28/10/2014 – El Diario
Generosity of the renumeration scheme adapted by the executives of Merlin Properties, a Socimi (Spanish REIT vehicle) listed on the stock exchange on 30th June, has drawn attention of investment bank Morgan Stanley. The entity reckons the incentive system may have ‘a tremendous impact on the final profitability of its shareholders’.
In the latest report published this 13th October, the U.S. bank calculates the renumeration the nine directors of the firm could rake in. According to the estimations, the amount may rise to €117 million over the next three years: €43 million in 2015 and €37 million both in 2016 and 2017. A long shot across the board, with figures not seen even during the bonanza times in the real estate sector.
The beneficiaries who will receive an average of €13 million per capita will be the president and the CEO of Merlin, Ismael Clemente (who by the way said back December that absolutely nobody paid taxes in Spain, pictured), Finance and Transaction director Miguel Ollero, head of Investment David Brush and other six key executives.
Further on, the report states it is fairly benevolent of the company to strive at a price of 11.6 euros a share (22% higher than it is today). Morgan Stanley also points out that although the compensation scheme involving stock options ‘initially encourages investors’, in mid-term the ‘management could take a considerable part of the final return’ in the detriment of the stakeholders.
The bank highlights the directors’ compensation is ‘directly linked to the total return of a shareholder’ and the incentive is executed within a five-year term.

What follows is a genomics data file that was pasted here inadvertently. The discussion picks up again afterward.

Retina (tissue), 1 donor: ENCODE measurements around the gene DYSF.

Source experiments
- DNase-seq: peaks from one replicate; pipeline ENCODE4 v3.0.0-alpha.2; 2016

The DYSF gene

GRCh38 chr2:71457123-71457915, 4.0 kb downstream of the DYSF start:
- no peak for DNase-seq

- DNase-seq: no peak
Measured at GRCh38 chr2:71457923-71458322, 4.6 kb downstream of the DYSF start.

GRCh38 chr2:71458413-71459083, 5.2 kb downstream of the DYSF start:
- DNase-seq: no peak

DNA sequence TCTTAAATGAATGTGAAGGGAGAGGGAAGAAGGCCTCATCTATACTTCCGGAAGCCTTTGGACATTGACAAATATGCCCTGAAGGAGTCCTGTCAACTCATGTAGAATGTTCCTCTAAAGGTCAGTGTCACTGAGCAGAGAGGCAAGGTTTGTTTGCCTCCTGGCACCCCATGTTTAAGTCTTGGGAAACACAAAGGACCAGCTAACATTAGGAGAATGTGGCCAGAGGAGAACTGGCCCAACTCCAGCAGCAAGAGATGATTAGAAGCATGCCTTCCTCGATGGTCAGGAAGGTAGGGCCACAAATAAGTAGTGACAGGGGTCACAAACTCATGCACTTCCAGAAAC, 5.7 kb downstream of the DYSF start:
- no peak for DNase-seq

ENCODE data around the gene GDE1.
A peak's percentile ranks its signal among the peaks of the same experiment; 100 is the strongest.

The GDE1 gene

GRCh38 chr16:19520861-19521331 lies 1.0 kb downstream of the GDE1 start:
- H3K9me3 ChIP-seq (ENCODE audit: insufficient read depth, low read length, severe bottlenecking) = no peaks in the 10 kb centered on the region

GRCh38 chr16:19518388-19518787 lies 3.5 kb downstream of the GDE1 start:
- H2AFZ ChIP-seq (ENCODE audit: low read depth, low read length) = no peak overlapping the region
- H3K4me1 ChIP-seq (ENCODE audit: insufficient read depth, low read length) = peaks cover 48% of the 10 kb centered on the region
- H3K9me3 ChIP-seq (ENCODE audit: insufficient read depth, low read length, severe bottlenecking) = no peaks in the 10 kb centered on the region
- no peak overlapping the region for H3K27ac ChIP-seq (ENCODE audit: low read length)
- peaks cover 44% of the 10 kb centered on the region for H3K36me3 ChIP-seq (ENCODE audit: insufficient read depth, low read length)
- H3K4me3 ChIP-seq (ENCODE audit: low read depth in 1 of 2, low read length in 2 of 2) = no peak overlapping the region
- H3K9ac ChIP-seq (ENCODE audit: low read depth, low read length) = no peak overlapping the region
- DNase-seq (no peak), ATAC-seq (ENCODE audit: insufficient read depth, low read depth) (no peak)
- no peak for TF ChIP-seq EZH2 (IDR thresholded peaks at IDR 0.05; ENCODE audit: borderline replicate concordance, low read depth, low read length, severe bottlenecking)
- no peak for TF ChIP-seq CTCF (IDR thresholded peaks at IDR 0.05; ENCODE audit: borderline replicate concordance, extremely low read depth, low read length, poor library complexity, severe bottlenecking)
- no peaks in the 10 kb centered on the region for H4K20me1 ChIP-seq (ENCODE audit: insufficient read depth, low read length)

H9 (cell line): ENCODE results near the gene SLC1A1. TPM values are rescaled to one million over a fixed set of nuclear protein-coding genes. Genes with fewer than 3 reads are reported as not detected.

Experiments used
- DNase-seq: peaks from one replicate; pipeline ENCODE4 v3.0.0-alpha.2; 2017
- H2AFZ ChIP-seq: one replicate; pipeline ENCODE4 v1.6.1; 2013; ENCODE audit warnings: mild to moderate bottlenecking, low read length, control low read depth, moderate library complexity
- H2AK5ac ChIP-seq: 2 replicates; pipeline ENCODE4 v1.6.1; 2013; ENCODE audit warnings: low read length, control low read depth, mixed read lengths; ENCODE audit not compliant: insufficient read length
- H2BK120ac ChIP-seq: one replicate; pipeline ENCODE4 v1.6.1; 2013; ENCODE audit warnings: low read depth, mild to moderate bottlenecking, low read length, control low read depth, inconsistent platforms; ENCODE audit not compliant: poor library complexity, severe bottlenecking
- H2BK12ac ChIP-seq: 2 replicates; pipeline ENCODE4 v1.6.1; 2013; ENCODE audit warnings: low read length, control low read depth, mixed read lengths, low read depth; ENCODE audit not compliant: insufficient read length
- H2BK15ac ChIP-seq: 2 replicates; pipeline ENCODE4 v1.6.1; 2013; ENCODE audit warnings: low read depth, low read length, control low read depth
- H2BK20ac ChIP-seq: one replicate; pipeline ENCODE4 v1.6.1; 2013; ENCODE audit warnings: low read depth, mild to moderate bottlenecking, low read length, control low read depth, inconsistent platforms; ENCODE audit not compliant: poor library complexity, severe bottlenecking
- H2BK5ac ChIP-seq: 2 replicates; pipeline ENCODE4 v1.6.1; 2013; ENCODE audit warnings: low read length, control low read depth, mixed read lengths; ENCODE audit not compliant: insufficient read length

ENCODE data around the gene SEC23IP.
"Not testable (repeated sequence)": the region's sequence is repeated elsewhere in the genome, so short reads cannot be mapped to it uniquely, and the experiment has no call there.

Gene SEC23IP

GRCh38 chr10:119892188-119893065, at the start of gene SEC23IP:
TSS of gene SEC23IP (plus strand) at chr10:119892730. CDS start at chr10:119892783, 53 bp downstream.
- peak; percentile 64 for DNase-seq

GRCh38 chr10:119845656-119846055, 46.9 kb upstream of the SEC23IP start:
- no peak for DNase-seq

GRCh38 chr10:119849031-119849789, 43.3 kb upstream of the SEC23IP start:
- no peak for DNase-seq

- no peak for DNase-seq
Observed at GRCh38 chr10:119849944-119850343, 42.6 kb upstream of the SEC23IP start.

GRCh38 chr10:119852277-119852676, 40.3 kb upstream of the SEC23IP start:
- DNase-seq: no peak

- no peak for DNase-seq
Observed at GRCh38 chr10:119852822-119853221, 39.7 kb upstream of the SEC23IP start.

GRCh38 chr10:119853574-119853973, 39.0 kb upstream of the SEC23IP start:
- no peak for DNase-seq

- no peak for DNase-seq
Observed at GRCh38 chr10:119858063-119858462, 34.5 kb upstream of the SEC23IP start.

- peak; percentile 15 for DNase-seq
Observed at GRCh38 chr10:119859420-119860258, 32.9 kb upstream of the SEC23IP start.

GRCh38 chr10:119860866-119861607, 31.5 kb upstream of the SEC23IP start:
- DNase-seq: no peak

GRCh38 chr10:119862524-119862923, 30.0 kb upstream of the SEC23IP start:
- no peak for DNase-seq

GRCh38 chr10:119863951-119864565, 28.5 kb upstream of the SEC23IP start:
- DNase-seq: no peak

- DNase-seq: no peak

In any way, the Socimi’s Net Asset Value (NAV) is expected to shoot up in the upcoming years as a result of the acquisitions carried out by the firm recently and those still awaiting closing.
Not in vain, Morgan Stanley takes into account a highly optimistic scenario showing a 20% annual return.
Once Merlin Properties gives back 8% to its investors, the board of directors may start receiving their bonuses, equalling to up to 60% of their fixed monthly income.
The U.S. bank foresees that at some point the stakeholders might want to renegotiate the bonus scheme and they might be successful in that venture.
‘Our experience shows that the behavior of the managers tends to be shaped by the incentives and therefore we notice emerging risk of Merlin increasing its asset base more than it would do if the bonus scheme was different’, says Morgan Stanley.
Deeper in the study, the entity assures that such a system brought to executives of Land Securities and British Land €520 million (£410 million) in only two years, while Unibail-Rodamco directors earned €429 million, to name few extreme cases. These companies are much bigger than Merlin which currently ranks the third in Spain in terms of stock value, just behind Testa and Colonial.
Original article: El Diario (by Antonio M. Vélez)
Translation: AURA REE